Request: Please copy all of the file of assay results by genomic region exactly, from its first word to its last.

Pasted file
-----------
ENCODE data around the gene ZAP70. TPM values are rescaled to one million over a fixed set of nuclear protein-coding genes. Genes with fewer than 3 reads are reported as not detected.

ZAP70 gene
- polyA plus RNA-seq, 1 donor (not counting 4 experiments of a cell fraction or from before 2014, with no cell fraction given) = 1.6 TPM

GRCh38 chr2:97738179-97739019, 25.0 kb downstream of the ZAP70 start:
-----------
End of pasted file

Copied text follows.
ENCODE data around the gene ZAP70. TPM values are rescaled to one million over a fixed set of nuclear protein-coding genes. Genes with fewer than 3 reads are reported as not detected.

ZAP70 gene
- polyA plus RNA-seq, 1 donor (not counting 4 experiments of a cell fraction or from before 2014, with no cell fraction given) = 1.6 TPM

GRCh38 chr2:97738179-97739019, 25.0 kb downstream of the ZAP70 start: